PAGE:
Near the end of the conversation, I asked her if she thought people would notice or think it odd if I started to wear pink socks, because I knew from past experience that even something as simple as that could help me with the pain of not being able to be myself. Plus, I knew that between my jeans and the high top boots, if I was careful I could hide them from most anybody else seeing the socks.

She replied that she didn't think anyone would notice that, but maybe if I started wearing pink bracelets some people might ask questions.

A year later when I came out to everyone at the seminary, one of the first changes to my appearance I made was to slip twenty or thirty pink and black jelly bracelets on my left wrist. I wore those bracelets continually for the next couple of years, in the same way I wear these cuffs today.

Now, I don’t know if the scribes wore their long robes and said their long prayers out of some neurotic need to be seen and known, if it was the result of a narcissistic personality disorder, or if they just knew that in those practices they were simply emphasizing the status and privileges that they were already entitled to, that they were greedy for the accolades and privileges that went with them.

Jesus certainly implies that it was that third thing, their greed and hunger for praise and adoration.

But I like to think that there was at least one of them with a really, really bad case of imposters syndrome who was desperately clinging to outer clothing and other appurtenances so that they could convince themselves that they belonged where they were.

After warning us against the scribes, Jesus sits down opposite the treasury and does some people watching.

I want to emphasize that: in the middle of his inexorable three-year journey towards the cross, with so much to do, so many people he could heal, so many he could preach to, Jesus sits down and spends his afternoon just watching the crowd come and go.

Think about that and what it says about Jesus and about God. God's love for humanity is so great that they feel that spending a day just watching us in our routine journey through life is an important way to spend their time on earth.

We talk in the scriptures, in confessions, and in our prayers about how Jesus took on human flesh so that he might experience what it is to be one of us.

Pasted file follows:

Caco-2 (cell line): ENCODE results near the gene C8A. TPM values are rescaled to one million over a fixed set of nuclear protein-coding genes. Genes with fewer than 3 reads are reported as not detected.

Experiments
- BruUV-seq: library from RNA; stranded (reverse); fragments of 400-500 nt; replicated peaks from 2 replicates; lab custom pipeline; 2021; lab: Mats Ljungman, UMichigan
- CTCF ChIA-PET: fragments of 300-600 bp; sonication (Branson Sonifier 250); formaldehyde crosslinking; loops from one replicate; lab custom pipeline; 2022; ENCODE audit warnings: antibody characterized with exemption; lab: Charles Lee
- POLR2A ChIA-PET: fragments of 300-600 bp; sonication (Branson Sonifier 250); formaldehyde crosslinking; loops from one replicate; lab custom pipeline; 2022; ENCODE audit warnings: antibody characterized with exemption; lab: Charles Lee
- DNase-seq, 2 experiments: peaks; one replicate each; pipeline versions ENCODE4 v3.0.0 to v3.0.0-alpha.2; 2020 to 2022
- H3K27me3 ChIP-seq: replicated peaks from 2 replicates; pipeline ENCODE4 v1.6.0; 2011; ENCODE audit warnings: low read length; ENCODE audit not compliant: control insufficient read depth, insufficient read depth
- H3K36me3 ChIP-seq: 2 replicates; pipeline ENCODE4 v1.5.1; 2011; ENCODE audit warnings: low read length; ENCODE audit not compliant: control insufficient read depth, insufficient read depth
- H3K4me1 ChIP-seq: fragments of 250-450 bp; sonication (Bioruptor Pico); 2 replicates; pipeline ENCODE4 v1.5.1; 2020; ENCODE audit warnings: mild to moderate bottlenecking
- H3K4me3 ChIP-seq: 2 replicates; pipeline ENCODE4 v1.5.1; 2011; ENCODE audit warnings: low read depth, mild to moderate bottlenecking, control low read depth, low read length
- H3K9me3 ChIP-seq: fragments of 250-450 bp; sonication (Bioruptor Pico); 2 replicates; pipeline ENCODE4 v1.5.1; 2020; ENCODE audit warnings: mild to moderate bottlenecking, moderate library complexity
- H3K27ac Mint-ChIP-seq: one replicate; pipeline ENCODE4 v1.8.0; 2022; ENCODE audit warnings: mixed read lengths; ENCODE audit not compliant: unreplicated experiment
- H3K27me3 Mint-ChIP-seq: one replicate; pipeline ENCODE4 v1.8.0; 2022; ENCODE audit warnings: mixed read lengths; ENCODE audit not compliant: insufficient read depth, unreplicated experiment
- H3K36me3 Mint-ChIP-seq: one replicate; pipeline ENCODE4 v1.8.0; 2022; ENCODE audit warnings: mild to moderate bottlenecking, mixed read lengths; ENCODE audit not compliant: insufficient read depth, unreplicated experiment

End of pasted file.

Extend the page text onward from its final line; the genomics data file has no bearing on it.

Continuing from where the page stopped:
As Paul says, poetically, in Philippians:

Let the same mind be in you that was in Christ Jesus,

who, though he was in the form of God,

did not regard equality with God

as something to be exploited,

but emptied himself,

taking the form of a slave,

being born in human likeness.

and being found in human form,

he humbled himself

and became obedient to the point of death?

even death on a cross.

I want to propose that God had another reason: to be close to us and to really see us as we are. That God loves us so much that they wanted to see us from every possible angle to know us in as many different ways as they possibly could.

Not that God doesn't and didn't see us in those ways both before and after Jesus' presence here on Earth, Jesus doesn't need to be here physically to see us that closely, that honestly. What Jesus presence does, particularly in this little vignette of a few hours in his life is let us see that it is true. Help us to know that, yes, we are seen and known.

The end of this text brings that to life for me in a way that takes my breath away.

After spending this time watching hundreds of people come and go, Jesus picks one person out. A widow, it would be hard for him to find someone smaller or less important than a widow in first century Palestine, a woman with virtually no social standing, completely dependent on the support of her children, often grudgingly given.

In picking out that one, tiny, practically invisible person and saying that what she is doing is not only just as important as what the bigwig scribes and the rich people are doing, but even more so; Jesus says to all of us, all of us, that no matter how small, invisible, or unimportant we feel we are, God sees us, knows us and loves us. And there's nothing we need to do or be for that to be the case.

I could never wear a geeky t-shirt or my Wesley Crusher sweater again, and I could still know that I am seen, known, and loved for who I really am. No matter my job, my GRE scores, or what I give to the church, God?s sees me, knows me, and loves me.

So, right before a discussion on the budget, I've taken what is usually used as the basis for stewardship sermons and given you an anti-stewardship sermon. In what might be considered my final official act as a Housekeeper, I'm telling you that how much you give, how much work you do for the church, or how often you attend makes absolutely no difference to God. You are just as important, just as loved as anyone who does more of any of those things.

And with my apologies to Jeff, our Treasurer, Reagan, and Lori, Mrs. Hughes, I have to say I feel like that's some of the very best good news there is.